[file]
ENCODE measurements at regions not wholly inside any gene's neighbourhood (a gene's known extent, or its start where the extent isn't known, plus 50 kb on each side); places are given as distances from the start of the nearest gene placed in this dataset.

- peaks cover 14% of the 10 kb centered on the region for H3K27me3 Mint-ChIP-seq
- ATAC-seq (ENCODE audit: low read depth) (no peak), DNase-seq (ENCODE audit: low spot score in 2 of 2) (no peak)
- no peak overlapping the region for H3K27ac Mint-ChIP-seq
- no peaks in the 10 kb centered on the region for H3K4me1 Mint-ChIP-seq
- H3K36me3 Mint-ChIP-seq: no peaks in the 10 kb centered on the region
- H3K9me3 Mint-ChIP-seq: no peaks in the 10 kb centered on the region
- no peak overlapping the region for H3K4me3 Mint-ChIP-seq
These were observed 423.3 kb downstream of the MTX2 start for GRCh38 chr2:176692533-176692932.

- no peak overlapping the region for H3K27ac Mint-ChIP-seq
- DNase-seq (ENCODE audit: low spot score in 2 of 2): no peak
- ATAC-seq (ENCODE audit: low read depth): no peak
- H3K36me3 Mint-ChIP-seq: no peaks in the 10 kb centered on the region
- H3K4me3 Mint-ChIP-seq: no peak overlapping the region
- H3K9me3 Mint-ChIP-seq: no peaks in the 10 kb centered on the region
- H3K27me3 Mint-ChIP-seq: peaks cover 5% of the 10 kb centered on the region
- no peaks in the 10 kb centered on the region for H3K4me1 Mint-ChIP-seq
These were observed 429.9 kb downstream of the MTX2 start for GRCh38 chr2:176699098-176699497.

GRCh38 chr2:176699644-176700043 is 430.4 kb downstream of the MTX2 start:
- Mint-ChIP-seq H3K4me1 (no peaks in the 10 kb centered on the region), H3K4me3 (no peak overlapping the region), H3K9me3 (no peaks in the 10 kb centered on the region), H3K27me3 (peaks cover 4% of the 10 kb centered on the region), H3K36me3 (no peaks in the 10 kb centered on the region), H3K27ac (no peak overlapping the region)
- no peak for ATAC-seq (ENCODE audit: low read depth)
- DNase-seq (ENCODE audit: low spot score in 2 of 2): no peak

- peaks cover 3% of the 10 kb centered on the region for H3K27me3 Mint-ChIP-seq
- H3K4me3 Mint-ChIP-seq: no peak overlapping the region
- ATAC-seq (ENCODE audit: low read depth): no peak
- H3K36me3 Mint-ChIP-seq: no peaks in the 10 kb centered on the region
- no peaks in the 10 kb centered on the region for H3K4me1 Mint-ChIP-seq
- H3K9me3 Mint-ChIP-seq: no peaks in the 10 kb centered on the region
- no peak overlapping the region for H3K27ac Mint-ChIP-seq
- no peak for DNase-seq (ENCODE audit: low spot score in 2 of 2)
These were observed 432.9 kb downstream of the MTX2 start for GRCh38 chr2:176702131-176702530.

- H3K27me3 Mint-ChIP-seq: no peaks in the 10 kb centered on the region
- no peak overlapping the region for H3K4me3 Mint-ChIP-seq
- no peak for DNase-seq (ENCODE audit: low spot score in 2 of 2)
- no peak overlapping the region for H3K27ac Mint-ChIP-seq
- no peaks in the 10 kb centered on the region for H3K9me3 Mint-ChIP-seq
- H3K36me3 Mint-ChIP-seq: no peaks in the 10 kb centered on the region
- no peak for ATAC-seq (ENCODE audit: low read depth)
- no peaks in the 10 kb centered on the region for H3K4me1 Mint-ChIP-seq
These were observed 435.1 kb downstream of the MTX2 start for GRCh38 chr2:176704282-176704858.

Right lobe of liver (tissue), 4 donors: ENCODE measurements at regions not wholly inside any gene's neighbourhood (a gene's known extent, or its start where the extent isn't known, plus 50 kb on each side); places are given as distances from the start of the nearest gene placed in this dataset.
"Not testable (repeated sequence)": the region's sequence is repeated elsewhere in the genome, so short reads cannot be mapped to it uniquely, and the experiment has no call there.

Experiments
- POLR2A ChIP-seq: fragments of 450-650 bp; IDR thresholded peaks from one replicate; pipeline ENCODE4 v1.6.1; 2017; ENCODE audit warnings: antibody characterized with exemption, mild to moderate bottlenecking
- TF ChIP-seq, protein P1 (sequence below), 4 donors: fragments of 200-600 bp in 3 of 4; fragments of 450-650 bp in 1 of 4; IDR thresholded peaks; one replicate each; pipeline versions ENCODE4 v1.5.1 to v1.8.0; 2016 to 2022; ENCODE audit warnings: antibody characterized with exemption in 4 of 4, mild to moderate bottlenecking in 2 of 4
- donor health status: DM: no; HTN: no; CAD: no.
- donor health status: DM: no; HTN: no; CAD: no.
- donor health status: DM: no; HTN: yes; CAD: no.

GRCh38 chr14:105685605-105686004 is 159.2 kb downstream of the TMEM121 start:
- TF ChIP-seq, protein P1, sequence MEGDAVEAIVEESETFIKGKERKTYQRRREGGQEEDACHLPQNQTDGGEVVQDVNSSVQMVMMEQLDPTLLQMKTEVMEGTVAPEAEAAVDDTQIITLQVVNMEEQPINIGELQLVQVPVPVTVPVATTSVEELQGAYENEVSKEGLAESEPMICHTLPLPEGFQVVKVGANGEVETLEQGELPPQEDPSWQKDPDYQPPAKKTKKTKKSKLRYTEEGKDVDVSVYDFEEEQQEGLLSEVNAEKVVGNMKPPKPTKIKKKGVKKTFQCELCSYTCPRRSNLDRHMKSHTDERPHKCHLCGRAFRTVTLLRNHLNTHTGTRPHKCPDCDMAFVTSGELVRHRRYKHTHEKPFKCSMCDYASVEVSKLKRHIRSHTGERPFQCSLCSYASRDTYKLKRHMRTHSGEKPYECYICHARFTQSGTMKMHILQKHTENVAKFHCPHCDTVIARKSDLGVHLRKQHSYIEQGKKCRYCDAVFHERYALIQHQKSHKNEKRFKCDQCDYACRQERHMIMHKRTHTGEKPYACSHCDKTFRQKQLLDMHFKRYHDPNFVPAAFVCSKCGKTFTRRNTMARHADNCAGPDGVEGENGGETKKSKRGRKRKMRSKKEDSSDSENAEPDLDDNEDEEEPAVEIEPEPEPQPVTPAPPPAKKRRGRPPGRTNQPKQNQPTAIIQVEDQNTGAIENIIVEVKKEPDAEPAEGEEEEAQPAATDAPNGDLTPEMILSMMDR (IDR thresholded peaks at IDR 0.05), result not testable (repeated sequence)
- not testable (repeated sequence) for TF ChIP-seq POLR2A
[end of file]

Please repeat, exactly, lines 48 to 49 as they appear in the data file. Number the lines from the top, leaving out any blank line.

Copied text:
- donor health status: DM: no; HTN: yes; CAD: no.

GRCh38 chr14:105685605-105686004 is 159.2 kb downstream of the TMEM121 start: